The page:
Sainsbury’s has launched a nationwide initiative to point out foodbank essentials to shoppers – and the initiative is a “a new idea to an old problem” from 13 teenagers.
The National Citizen Service (NCS) graduates from Exeter spotted foodbank donation bins in supermarkets around the country and bemoaned the fact that they were located beyond the tills, meaning it was often too late to donate.
This gave them the brainwave to come up with the ‘Help to Brighten a Million Christmases’ campaign – a new on-shelf label highlighting priority products to be donated.
The label – which was produced in an NCS social action project this summer – has been trialled in Sainsbury’s Exeter store following a successful pitch to manager Sarah Spurling and will now be rolled out across the country as a permanent fixture from December 16.
Tinned goods, pasta, tea, long-life milk and spreads will all be placed under the label in a bid to boost donations. Foodbanks have been facing increasing need with national charity The Trussell Trust reporting a 13 per cent rise in the number of packages given out in the last year –the troubled roll-out of Universal Credit has been blamed.
Since 1991 The Big Issue has sold more than 200,000,000 copies – helping the most vulnerable in society earn more than £115 million.
Sister firm Argos will also be accepting toy donations at its stores.
“We are committed to making a positive difference in local communities and we hope our customers get on board to help brighten the lives of those less fortunate in the community,” said Claudine Blamey, Sainsbury’s Group head of corporate responsibility and sustainability. “It’s been brilliant to work with NCS graduates to permanently roll out their fantastic label initiative to all our stores and help reach our target of one million donations.”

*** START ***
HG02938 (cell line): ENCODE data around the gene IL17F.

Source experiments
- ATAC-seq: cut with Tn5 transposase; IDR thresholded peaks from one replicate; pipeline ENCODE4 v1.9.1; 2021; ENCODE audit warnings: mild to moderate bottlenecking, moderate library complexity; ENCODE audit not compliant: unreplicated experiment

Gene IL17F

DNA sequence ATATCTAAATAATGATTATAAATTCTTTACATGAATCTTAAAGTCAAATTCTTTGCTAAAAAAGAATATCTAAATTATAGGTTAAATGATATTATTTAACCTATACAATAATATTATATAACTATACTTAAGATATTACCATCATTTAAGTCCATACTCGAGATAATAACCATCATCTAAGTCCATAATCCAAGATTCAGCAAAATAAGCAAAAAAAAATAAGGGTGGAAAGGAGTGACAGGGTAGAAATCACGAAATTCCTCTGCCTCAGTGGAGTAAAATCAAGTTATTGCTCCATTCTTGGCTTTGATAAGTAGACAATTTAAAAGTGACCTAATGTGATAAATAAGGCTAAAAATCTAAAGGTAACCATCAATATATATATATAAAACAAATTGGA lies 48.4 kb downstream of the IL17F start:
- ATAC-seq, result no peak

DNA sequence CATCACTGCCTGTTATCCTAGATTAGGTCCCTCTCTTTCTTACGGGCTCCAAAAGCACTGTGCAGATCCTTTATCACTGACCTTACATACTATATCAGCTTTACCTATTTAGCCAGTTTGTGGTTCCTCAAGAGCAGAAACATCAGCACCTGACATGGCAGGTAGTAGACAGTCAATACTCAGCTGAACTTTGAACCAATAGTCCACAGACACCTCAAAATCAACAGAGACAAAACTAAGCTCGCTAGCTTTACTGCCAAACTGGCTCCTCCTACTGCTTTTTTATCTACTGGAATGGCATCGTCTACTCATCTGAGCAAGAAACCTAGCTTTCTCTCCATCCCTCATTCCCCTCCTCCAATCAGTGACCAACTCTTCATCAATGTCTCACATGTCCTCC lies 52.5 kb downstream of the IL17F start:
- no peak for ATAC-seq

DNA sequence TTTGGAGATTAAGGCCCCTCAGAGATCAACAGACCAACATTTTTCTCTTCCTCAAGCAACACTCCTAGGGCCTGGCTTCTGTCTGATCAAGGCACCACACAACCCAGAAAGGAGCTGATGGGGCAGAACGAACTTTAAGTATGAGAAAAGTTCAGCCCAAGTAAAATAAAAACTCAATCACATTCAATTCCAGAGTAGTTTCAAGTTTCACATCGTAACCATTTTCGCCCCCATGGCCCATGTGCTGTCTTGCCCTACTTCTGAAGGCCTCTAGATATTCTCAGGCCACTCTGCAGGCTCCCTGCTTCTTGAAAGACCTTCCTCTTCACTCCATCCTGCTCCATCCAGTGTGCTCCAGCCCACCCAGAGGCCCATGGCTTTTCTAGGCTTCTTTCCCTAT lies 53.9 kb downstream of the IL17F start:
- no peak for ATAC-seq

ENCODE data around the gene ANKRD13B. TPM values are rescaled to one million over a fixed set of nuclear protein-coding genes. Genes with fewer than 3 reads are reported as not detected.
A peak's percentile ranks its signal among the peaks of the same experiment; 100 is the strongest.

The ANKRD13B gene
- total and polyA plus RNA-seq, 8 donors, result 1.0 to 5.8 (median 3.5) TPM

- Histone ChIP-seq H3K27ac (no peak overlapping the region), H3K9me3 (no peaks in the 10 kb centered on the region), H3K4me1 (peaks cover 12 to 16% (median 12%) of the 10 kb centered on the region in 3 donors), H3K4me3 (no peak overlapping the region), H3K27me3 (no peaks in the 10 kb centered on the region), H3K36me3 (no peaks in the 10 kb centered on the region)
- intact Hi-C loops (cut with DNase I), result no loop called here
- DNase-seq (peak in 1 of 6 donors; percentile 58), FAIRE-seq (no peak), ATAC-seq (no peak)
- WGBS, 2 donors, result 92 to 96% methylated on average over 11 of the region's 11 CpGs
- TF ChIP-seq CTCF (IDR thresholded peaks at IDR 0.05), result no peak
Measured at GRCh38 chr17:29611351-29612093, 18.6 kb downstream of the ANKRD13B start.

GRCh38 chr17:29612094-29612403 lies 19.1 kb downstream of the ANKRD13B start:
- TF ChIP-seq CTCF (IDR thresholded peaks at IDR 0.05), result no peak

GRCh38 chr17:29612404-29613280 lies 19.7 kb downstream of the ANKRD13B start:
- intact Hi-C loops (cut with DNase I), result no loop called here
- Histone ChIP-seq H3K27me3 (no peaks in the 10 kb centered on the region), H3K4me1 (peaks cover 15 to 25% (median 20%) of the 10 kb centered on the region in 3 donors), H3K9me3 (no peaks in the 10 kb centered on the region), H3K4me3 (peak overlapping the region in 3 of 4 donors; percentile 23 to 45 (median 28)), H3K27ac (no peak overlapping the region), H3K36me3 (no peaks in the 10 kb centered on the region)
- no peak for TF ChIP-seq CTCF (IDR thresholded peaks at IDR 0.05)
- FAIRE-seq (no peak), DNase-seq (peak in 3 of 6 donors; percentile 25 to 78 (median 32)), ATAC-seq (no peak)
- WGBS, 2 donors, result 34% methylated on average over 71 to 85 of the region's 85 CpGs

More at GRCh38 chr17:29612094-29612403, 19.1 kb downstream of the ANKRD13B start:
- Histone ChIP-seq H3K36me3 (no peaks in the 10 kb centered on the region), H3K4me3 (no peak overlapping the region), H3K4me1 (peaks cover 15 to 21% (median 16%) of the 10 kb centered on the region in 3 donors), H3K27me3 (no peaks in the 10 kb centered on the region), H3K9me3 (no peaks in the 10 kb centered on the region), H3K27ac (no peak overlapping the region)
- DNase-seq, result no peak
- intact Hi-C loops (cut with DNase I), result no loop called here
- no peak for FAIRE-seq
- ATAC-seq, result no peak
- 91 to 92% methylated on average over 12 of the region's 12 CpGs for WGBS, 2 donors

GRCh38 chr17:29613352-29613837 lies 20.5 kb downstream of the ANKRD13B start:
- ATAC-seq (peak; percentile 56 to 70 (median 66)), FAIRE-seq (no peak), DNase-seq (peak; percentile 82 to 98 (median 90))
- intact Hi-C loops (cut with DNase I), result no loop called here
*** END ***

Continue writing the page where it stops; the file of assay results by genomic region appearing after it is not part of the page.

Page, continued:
Here's our December priority shopping list folks – and in spite of harvest festival, it's quite long! Please do pop some extra items in our supermarket donation boxes (see locations here https://t.co/PnOEs1TO5A) if you're out shopping. Thank you so much for your support! pic.twitter.com/jmqSSrg9AL
— Exeter FoodBank (@ExeterFB) November 26, 2018
Mark Richardson, manager of Exeter Foodbank, added: “Teenagers these days often have an unfair reputation for being unengaged with the world around them, so it’s great to see young people being empowered by programmes like NCS to go out into their communities and make a difference.
“The results of this initiative just goes to show that sometimes you just need a new mind on an old problem, sometimes the most simple ideas have the greatest impact. This campaign has already had fantastic results locally, and I’m excited to see how it can benefit foodbanks and their clients across the UK.”